My friend and boss, Jen, recently had a cooking class to teach and asked me if I would like to come along to assist.
“But of course,” I said.
I love working for and hanging out with Jen. Some chefs are mean and angry and have an ego the size of a small city but not Jen. She’s a Buddhist chef, and she has to be to get through the craziness of her day.
Jen is kind, patient, and encouraging. Also, Jen thinks I’m funny. She thinks I’m funny because she’s so zen and I’m so not. Like when I tell her I am worried that Costco will run out of Easter ham before I have a chance to buy one or when I talk to myself out loud to remind myself of the order of things.
I find myself asking myself questions like, “What do I have to add next?”
Then answering them, “You have to add vanilla extract.”
“Oh, that’s right. Thanks.”
Sometimes, when I have to gather a long list of ingredients, I repeat them, out loud, over and over, until I reach the pantry or the walk-in: “Veal chops, panko, Parmesan, prosciutto, parsley, mint. Veal chops, panko, Parmesan, prosciutto, parsley mint…”
With all my zaniness she likes me anyway.
I was excited about going with Jen to the cooking class and excited about where we were going – Rania’s. If you don’t know Rania Harris she is a local celebrity chef and a big-time caterer in Pittsburgh. She does a weekly segment on Pittsburgh Today Live, and before this day, I had only seen her on tv. Now, I had the pleasure of meeting her in person – even if it was for a brief second – even if I said something stupid like, “Hi, I’m Sylvia. I watch you on tv.”
Anyway, during the cooking class Jen would demonstrate how to make a recipe. She would start some type of preparation and pass it along to me to finish – easy things like cutting asparagus on the bias, cracking an egg, or chopping an onion.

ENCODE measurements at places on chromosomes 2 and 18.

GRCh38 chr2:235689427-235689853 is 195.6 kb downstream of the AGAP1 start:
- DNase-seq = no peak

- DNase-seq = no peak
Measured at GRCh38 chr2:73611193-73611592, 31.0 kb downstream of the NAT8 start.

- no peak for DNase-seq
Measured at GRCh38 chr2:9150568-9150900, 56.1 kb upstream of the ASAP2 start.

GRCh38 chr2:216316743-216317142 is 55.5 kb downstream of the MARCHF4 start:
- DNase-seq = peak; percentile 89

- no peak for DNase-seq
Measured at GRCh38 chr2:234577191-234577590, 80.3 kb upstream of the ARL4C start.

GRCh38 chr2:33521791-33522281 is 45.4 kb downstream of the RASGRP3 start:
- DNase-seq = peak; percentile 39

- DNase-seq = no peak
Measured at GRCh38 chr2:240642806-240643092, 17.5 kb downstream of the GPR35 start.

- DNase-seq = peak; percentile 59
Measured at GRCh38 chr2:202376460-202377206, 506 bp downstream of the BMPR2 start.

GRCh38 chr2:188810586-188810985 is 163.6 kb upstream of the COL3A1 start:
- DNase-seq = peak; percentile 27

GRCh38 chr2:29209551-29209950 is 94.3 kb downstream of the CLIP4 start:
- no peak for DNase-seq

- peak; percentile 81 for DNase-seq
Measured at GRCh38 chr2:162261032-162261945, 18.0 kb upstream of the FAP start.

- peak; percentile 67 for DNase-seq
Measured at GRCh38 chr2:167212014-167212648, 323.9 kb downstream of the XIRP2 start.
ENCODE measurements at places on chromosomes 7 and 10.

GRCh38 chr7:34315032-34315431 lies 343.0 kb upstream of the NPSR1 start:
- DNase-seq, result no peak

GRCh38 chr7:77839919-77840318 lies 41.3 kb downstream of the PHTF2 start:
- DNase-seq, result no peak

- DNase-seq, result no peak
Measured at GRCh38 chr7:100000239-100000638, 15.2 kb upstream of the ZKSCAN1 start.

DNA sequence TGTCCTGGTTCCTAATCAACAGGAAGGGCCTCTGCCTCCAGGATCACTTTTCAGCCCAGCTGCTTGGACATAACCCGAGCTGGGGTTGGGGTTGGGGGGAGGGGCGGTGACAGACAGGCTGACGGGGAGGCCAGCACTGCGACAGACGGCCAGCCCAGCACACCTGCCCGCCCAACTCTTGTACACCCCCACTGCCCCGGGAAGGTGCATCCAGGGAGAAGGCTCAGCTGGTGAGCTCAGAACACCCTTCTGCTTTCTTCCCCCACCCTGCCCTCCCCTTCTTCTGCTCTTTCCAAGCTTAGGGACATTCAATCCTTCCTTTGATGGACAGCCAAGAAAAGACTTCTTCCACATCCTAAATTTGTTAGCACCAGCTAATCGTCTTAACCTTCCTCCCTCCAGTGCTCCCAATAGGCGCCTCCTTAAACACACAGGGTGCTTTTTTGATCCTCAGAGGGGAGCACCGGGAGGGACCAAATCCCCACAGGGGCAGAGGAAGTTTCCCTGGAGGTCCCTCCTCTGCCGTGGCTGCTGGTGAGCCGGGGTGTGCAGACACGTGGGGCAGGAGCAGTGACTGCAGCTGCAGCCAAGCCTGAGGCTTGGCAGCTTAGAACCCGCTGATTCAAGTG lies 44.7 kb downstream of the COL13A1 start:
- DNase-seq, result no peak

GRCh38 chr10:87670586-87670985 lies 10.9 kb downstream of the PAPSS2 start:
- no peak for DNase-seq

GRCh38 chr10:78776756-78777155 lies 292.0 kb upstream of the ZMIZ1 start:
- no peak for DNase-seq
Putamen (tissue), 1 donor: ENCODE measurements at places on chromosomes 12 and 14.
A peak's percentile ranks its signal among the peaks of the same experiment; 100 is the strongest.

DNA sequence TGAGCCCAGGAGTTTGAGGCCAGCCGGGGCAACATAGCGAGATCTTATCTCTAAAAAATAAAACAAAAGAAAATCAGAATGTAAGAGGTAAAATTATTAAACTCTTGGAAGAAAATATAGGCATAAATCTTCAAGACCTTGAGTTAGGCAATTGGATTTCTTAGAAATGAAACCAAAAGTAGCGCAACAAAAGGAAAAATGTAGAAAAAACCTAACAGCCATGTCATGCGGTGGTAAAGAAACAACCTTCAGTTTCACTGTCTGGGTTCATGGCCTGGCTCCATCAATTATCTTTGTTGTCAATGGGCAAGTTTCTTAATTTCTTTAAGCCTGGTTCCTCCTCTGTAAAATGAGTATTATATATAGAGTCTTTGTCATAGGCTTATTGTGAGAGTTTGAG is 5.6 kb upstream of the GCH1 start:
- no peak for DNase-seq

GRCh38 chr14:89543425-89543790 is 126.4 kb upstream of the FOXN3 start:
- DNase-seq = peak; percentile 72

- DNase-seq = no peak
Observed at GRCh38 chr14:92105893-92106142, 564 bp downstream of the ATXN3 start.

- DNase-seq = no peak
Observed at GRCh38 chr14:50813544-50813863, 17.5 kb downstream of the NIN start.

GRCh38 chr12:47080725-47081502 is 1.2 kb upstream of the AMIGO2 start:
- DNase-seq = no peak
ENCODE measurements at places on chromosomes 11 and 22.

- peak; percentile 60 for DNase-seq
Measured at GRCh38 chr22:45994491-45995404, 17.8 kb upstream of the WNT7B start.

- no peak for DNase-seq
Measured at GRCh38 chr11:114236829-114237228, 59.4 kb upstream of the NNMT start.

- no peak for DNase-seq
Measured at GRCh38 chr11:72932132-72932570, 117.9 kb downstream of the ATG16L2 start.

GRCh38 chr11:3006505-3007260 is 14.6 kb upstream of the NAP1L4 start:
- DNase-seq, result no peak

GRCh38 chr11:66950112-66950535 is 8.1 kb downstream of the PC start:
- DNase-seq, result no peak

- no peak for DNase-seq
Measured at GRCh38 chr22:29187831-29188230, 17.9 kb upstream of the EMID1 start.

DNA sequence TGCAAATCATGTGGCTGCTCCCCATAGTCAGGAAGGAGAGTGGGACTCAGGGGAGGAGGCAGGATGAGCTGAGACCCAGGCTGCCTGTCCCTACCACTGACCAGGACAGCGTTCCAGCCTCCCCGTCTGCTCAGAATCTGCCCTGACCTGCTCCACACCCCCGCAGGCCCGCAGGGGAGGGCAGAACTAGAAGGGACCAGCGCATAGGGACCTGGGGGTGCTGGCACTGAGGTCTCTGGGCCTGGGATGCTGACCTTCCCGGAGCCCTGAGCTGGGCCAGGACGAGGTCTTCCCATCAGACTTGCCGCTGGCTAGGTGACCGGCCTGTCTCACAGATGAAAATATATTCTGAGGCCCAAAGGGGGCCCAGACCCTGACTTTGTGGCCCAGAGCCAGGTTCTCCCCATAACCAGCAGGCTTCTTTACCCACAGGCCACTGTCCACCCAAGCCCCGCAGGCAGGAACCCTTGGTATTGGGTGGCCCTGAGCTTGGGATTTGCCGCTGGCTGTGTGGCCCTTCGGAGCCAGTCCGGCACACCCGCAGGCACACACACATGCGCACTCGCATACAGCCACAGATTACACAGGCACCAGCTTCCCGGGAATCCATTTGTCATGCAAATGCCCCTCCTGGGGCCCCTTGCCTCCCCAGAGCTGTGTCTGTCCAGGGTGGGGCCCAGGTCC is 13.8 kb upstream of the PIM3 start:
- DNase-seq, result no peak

Instructions on How to Cut an Onion:
Make a small cut on the side of the onion.
Place the onion cut-side down so now you have a flat surface to work with.
Cut the onion in half from stem to tip.
Peel and discard the outer, papery skin of your onion.
Lay one half of your onion flat side down with the stem farthest away from you.
Place the tip of your knife right before (but not going through) the stem and make a cut all the way through to the onion.
Continue making cuts (about 1/4″ apart).
Quarter turn your onion and make 1/4″ cuts in this direction.
Repeat with other half of onion.
Congratulations. You are now a part of the I Cut My Onions Right club.
What are the benefits of cutting your onions right? Well, the main thing is you can do it quickly, so less crying. I cry enough already and this helps me cut back. Also, by keeping the stem in tact, no pieces of onion go rogue in the cutting process. It’s nice and neat and efficient.
Back at cooking class Jen demonstrates how to cut an onion and then hands me one. Apparently I wasn’t meditating on my onion hard enough because I cut it the wrong way, but Jen didn’t get upset. Of course she didn’t. She’s a Buddhist chef.
When I get all worked up over small stuff Jen jokes that maybe it’s only my first or second go around here on earth. I think Jen has been here a few times more. She’s calm and compassionate to everyone – even the most unsavory types. She seems to take the middle path through everything – including her onions.